Jun 9, 2017

Origins of Golf Terms

The website ScottishGolfHistory.org cites a golf glossary published in 1857 that included the word fore. Historians at the British Golf Museum have surmised that the term 'fore', as a warning in golf, evolved from forecaddie. A forecaddie is a person who accompanies a grouping of golfers around the golf course, going forward on each hole to be in a position to pinpoint the locations of the group members' shots.

Mary Queen of Scots was likely the first woman to play golf. It was during her reign that the famous golf course at St. Andrews was built, in 1552. Mary coined the term caddie by calling her assistants cadets. Of course, le cadet is French for youngster of the family. Some argue French military 'cadets' carried clubs for golfing royalty and this practice came to Scotland when Queen Mary Stuart returned in 1561.

One of the most common misconceptions is that the word GOLF is an acronym for Gentlemen Only Ladies Forbidden. The first documented mention of the word 'golf' is in Edinburgh on 6th March 1457, when King James II banned 'ye golf', in an attempt to encourage archery practice, which was being neglected. During 1460, Sir Gilbert Hay translated an old French poem into the Scottish language. It uses the word 'golf' twice. "Therefore I am sending you a ball to play with and a 'golf staff' to hit it with, as children do round the streets."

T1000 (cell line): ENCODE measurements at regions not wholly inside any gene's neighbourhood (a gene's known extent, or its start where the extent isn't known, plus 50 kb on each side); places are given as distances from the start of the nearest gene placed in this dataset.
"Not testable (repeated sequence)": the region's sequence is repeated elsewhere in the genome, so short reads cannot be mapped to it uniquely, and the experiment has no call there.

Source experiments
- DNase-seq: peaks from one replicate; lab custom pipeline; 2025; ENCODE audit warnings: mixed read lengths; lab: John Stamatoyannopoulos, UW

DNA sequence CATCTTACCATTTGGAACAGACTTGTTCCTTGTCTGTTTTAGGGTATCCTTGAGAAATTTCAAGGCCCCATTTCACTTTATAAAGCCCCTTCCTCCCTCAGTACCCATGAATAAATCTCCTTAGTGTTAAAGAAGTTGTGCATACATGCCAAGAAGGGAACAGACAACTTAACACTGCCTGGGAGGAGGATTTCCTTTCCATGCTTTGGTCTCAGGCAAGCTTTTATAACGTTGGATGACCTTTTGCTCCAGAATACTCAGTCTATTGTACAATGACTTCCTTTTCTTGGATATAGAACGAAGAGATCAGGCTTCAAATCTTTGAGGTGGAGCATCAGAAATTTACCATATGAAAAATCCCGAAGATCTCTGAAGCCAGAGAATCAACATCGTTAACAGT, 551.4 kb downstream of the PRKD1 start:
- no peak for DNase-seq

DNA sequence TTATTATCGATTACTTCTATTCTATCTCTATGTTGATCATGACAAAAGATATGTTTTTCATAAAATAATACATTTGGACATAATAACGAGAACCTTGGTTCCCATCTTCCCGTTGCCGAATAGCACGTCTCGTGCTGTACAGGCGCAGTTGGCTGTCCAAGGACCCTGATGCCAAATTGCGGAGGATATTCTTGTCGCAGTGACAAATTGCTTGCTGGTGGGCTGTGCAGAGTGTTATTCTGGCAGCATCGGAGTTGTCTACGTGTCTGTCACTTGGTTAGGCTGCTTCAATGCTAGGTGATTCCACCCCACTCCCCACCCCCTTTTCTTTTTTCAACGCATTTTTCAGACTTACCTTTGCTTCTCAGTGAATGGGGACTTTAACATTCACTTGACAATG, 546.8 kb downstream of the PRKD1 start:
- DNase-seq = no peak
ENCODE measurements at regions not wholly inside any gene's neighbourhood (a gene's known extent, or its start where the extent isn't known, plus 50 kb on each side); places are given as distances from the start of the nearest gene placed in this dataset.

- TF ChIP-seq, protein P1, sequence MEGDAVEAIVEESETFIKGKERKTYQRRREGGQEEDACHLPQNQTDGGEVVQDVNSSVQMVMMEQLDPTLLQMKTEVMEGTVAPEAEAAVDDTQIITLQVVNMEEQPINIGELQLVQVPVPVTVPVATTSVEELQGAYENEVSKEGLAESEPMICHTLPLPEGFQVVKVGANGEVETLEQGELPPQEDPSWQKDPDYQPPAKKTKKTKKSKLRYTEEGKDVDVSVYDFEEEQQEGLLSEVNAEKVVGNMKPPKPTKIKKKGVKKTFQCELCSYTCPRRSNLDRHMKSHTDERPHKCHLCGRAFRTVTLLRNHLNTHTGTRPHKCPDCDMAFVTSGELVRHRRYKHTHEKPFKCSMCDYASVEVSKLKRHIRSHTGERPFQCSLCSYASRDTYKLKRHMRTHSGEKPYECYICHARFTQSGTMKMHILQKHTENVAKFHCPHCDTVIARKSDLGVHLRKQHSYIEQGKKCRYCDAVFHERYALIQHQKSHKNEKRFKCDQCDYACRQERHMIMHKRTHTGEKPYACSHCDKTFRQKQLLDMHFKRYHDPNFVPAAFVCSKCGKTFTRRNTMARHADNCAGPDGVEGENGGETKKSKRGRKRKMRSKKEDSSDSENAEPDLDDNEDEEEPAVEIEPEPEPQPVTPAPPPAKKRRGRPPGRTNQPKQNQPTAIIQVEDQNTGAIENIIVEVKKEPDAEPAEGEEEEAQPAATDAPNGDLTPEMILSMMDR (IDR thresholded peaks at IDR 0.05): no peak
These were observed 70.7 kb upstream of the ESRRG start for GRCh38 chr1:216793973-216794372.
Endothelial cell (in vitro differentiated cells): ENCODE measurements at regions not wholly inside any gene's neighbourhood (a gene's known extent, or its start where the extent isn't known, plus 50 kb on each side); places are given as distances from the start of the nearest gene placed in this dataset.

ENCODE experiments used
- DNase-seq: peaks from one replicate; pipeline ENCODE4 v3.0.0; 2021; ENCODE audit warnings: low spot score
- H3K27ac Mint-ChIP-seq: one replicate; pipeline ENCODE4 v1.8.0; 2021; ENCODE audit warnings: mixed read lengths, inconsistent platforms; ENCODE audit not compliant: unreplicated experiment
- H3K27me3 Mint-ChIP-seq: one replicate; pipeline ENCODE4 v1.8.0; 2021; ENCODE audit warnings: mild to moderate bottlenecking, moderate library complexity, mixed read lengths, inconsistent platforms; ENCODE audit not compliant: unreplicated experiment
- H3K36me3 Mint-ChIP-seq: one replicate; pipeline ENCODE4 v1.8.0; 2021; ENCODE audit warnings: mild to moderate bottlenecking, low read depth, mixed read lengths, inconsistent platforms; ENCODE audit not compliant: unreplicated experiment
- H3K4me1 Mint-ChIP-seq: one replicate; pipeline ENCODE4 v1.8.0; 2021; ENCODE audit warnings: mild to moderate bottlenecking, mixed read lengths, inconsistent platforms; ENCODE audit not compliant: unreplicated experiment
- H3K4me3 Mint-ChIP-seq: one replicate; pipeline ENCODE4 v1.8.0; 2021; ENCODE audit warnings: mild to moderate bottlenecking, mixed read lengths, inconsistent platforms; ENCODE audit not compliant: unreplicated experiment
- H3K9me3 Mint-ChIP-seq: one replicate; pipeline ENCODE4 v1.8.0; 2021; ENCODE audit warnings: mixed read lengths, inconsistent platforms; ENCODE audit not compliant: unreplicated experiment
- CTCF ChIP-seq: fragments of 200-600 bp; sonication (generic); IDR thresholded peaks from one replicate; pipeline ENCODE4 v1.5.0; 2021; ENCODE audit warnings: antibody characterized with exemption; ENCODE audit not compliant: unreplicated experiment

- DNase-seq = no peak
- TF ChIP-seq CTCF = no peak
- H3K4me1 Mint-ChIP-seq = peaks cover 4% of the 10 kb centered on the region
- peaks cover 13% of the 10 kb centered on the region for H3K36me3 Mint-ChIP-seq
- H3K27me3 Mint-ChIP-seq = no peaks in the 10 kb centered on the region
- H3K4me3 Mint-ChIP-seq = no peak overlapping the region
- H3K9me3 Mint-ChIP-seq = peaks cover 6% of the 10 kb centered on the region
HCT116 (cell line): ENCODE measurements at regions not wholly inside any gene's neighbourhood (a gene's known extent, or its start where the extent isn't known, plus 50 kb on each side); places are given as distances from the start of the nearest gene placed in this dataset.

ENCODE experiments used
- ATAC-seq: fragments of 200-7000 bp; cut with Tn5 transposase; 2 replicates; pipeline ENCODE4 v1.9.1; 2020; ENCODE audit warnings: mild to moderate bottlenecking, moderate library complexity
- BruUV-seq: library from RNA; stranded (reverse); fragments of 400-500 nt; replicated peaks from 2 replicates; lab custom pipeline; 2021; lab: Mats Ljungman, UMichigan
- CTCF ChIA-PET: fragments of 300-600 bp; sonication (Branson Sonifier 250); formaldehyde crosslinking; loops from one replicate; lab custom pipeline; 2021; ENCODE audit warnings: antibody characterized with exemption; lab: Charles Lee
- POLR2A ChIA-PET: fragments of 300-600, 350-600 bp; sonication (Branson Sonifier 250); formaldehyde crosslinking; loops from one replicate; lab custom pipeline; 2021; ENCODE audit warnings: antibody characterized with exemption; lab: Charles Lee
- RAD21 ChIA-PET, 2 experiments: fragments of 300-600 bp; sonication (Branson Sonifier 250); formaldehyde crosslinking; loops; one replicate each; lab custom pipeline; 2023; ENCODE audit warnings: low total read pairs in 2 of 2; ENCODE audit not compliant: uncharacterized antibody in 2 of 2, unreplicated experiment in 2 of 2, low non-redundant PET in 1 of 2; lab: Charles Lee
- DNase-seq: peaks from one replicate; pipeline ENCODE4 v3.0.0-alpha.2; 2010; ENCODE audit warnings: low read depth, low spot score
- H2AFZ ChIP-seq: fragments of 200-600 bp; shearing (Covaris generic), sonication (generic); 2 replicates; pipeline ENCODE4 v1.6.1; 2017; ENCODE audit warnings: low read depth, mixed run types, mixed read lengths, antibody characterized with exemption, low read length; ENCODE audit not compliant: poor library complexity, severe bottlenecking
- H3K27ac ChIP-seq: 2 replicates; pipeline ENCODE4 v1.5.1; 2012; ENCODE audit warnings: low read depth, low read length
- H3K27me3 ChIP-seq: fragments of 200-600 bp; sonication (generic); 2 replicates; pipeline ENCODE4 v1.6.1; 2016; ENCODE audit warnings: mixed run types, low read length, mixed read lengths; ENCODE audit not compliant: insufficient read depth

Also, according to Grammarist the most correct spelling is caddie (an attendant who carries the golf clubs for a player), not caddy (a can for storing tea). Although the word caddy is currently loosely accepted for caddie